PALO ALTO, CA (July 14, 2022)—With fears of recession looming, many companies, particularly high-growth tech firms, are beginning layoffs. In recent years, women in the workforce have been far more likely to lose their jobs than men, so it’s never too early to begin preparing for the worst.
“Losing a job is unfortunate, but by doing your homework and understanding your leverage you can navigate your severance skillfully, which can make the difference between a massive setback and a stepping stone to success,” said Ben Cook, CEO of Riva HQ, a mission-driven startup working to close the pay gap by ending the “negotiation gap” and helping people of all backgrounds earn what’s fair.
Riva’s team of negotiation experts offer these 5 tips for negotiating severance effectively:
- Don’t sign anything. When you’re sitting in that room with HR and your boss, it’s hard to think about strategy. But it’s absolutely critical to remember that you still have leverage, and a severance package is a business deal just like any other. Take your time. In fact, in many locales employers are legally required to give you several weeks to consider their offer. If HR is pressuring you to sign today, that may be a massive red flag: what are they so afraid of? You may have far more leverage than you think.
- Understand their interests. Employers don’t offer severance out of the goodness of their hearts. Most of the time, your employer will offer severance in exchange for you waiving your right to work for a competitor, disparage them online or sue over workplace-related claims. While you shouldn’t make idle threats without being prepared to back them up, these rights are your leverage – and you should only give them up when they pay up in exchange.
- Play to their humanity. The human impact of layoffs can damage a company, and this can play a major role in convincing employers to increase their offer. Point to your quantifiable contributions throughout your tenure as well as how an inadequate package will create hardship for you and your loved ones. Negotiate with the right person, in the right tone and with the right message, and you will have the best chance at success. Remember, your boss may not have a say in severance – but if you can find someone well-placed to advocate on your behalf internally (a friendly department head, HR representative or anyone else with influence), you’ll have a much better chance at increasing your outcome. Women may also want to seek out a female colleague, senior leader or mentor for company-specific advice.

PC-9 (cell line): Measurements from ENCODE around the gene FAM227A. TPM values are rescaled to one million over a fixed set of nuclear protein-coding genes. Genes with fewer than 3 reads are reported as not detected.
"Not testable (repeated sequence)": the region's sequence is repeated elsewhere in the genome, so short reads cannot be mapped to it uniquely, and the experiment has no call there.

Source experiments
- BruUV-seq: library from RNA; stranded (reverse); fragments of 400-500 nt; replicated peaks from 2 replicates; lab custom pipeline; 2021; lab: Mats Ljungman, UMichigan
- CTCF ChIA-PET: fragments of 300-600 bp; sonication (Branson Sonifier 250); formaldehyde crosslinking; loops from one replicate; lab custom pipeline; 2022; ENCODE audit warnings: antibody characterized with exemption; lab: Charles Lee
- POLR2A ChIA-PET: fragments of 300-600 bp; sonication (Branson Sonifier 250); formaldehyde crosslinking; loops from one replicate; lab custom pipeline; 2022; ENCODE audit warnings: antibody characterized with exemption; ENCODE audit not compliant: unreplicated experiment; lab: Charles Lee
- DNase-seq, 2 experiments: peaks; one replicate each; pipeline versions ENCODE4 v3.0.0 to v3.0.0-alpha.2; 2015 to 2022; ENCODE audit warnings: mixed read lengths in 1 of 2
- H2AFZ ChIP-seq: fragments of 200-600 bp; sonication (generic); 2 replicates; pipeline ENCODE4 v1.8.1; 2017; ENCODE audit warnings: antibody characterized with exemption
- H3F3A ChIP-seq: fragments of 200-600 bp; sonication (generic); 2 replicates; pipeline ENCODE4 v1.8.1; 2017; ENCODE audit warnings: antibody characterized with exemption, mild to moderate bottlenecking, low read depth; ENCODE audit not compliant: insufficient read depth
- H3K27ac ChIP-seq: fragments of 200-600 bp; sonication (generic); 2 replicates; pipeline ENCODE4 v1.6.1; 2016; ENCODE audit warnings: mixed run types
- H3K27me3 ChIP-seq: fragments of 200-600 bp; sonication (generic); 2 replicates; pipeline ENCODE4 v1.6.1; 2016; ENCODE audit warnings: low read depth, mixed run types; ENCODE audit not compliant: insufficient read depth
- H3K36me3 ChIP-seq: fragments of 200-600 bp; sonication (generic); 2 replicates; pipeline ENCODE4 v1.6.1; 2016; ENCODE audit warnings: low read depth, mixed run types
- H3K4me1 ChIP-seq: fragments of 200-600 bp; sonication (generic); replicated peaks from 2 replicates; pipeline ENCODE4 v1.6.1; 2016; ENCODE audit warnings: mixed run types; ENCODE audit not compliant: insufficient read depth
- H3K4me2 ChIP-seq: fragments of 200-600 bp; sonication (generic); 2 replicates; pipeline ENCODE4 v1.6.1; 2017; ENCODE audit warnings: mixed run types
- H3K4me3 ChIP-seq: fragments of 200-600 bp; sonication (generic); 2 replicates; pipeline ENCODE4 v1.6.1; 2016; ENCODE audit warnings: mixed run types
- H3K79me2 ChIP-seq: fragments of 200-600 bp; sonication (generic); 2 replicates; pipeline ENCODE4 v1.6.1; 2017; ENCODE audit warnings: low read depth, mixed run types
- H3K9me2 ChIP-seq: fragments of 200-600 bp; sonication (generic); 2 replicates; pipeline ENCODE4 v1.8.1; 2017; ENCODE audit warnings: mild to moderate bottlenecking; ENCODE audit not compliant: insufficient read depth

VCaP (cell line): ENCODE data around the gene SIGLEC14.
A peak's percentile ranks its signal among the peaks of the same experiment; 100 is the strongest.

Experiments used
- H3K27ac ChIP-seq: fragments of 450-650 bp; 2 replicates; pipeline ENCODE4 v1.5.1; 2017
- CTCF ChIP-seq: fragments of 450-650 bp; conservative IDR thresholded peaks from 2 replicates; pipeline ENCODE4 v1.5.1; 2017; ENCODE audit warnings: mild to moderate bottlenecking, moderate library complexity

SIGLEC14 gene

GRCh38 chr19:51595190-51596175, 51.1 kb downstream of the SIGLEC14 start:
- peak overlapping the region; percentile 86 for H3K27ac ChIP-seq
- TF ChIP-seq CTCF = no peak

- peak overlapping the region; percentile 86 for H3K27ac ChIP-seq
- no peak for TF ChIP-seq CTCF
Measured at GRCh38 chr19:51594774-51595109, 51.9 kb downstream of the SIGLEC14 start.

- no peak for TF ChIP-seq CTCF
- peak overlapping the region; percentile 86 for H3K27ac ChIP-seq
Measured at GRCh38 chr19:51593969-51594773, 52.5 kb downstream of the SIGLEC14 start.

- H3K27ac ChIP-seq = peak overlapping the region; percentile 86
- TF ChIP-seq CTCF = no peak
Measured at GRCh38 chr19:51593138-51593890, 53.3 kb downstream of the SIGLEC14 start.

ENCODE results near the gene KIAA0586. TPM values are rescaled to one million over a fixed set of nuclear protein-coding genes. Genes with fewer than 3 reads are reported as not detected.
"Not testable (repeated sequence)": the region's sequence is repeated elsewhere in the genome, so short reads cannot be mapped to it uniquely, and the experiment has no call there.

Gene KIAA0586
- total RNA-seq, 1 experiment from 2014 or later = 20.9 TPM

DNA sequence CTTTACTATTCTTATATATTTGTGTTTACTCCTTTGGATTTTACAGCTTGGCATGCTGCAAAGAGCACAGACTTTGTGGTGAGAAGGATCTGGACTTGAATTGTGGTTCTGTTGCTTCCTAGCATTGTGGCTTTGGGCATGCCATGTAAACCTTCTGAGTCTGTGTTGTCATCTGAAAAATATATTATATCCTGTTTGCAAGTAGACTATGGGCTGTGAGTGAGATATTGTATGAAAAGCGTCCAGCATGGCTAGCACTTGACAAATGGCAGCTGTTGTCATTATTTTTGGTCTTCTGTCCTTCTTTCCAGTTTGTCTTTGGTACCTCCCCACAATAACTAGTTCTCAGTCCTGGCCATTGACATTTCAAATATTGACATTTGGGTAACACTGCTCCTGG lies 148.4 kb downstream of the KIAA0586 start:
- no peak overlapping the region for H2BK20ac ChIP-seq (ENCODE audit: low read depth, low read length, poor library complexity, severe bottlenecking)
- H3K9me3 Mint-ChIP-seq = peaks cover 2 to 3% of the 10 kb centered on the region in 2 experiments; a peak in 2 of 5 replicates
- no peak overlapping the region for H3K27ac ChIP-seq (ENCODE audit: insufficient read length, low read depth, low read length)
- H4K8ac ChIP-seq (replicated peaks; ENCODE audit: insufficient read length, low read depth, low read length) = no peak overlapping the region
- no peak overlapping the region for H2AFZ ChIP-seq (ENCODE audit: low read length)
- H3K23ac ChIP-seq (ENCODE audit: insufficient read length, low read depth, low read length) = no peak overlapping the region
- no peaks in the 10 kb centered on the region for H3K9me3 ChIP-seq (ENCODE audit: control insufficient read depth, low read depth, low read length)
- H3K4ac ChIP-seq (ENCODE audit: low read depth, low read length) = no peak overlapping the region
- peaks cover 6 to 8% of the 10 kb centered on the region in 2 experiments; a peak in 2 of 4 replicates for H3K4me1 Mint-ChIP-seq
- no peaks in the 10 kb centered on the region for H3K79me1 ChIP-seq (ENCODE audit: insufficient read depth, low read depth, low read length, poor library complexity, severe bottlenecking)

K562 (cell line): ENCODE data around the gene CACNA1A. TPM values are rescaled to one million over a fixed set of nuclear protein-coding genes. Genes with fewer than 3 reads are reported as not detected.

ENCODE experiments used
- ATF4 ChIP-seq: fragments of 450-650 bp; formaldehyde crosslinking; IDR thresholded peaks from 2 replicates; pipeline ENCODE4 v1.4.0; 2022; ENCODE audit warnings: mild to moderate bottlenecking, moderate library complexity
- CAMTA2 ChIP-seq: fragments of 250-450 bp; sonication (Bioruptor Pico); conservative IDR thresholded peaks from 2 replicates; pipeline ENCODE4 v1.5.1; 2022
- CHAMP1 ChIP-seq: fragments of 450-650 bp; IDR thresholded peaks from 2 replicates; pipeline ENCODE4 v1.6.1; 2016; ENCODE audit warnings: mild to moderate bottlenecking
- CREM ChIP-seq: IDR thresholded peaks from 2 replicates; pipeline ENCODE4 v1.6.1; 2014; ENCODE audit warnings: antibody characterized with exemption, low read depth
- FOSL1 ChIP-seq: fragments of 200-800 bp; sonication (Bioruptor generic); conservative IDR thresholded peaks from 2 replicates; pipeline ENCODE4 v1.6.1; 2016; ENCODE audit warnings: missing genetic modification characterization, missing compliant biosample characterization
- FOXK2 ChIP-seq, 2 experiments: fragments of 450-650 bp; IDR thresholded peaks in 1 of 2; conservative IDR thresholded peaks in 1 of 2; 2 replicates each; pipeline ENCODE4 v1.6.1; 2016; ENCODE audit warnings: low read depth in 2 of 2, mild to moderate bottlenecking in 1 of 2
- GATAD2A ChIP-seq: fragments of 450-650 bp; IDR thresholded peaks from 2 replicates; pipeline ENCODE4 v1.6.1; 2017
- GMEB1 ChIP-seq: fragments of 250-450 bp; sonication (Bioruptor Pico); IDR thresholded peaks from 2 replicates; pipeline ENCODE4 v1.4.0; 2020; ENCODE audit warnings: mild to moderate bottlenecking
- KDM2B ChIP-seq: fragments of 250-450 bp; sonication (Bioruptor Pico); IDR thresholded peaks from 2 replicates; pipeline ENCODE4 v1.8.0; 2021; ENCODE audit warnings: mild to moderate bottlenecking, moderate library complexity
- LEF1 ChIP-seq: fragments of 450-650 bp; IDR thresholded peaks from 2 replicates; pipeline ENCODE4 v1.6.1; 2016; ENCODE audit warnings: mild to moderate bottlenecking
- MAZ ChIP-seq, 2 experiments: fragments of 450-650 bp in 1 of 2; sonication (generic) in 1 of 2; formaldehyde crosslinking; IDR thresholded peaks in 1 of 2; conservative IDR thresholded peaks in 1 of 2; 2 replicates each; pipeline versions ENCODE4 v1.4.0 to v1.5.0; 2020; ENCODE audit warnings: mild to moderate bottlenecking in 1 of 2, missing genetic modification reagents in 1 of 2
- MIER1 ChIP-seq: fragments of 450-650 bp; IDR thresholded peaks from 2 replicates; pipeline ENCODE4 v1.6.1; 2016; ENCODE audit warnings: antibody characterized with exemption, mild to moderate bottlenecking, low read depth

- Put everything on the table. Don’t miss the forest for the trees. Instead of trying to squeeze more money out of your company in a layoff, think about what’s going to set you up for success in the next phase of your career. Common asks include continued healthcare coverage, career coaching and placement services, guaranteed positive references, and even ongoing consulting opportunities. If you have equity, consider seeking an accelerated vesting schedule.
- Talk to an expert. Many women aren’t even aware that they may have grounds for an employment-related lawsuit. Employers are unlikely to tell you that you’re being discriminated against when they’re letting you go, so an attorney or negotiation coach can help you see past the pretense they’re using and figure out if you have a legal claim against the company.
Riva is a salary coaching platform founded by the world’s top negotiation experts out of Harvard Business School. Using proven approaches to building leverage and a validated, data-driven coaching methodology, Riva is working to end the “Negotiation Gap” by giving people of all backgrounds the tools and support they need to earn what they are truly worth.
Katherine Dvorkin for Riva